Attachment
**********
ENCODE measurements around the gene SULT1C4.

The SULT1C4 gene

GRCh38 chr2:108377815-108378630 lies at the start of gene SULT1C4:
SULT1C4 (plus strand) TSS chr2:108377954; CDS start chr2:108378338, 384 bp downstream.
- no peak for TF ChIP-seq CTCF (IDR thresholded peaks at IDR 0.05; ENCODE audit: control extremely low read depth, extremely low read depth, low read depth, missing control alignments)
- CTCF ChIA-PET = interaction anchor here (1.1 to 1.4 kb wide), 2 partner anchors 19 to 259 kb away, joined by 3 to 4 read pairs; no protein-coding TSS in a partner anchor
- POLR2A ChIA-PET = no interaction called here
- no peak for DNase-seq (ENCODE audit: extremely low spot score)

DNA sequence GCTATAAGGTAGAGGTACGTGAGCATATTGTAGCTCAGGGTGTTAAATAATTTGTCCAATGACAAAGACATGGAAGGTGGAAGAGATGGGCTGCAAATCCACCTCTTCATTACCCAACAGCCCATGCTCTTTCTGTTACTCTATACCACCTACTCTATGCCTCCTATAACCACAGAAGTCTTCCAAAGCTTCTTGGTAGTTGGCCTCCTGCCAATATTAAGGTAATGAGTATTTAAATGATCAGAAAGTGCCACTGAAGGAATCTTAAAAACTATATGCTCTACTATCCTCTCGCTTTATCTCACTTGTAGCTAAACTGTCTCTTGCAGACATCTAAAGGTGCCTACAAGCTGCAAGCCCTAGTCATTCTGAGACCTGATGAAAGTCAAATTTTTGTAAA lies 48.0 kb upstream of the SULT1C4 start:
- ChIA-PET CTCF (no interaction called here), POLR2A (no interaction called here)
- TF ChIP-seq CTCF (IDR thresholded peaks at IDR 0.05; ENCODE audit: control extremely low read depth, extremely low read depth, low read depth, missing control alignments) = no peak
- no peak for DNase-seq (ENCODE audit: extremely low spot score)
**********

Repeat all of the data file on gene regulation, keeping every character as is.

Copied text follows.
ENCODE measurements around the gene SULT1C4.

The SULT1C4 gene

GRCh38 chr2:108377815-108378630 lies at the start of gene SULT1C4:
SULT1C4 (plus strand) TSS chr2:108377954; CDS start chr2:108378338, 384 bp downstream.
- no peak for TF ChIP-seq CTCF (IDR thresholded peaks at IDR 0.05; ENCODE audit: control extremely low read depth, extremely low read depth, low read depth, missing control alignments)
- CTCF ChIA-PET = interaction anchor here (1.1 to 1.4 kb wide), 2 partner anchors 19 to 259 kb away, joined by 3 to 4 read pairs; no protein-coding TSS in a partner anchor
- POLR2A ChIA-PET = no interaction called here
- no peak for DNase-seq (ENCODE audit: extremely low spot score)

DNA sequence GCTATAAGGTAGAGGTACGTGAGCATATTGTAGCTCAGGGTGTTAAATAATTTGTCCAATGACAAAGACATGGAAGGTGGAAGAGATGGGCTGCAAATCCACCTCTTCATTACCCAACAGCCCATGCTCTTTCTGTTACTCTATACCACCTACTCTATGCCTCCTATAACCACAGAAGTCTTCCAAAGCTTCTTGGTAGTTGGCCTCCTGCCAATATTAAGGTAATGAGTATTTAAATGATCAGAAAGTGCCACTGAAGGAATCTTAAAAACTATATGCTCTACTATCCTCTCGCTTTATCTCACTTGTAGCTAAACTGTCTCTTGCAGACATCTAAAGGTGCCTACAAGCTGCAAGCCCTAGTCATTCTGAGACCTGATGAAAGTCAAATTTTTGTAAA lies 48.0 kb upstream of the SULT1C4 start:
- ChIA-PET CTCF (no interaction called here), POLR2A (no interaction called here)
- TF ChIP-seq CTCF (IDR thresholded peaks at IDR 0.05; ENCODE audit: control extremely low read depth, extremely low read depth, low read depth, missing control alignments) = no peak
- no peak for DNase-seq (ENCODE audit: extremely low spot score)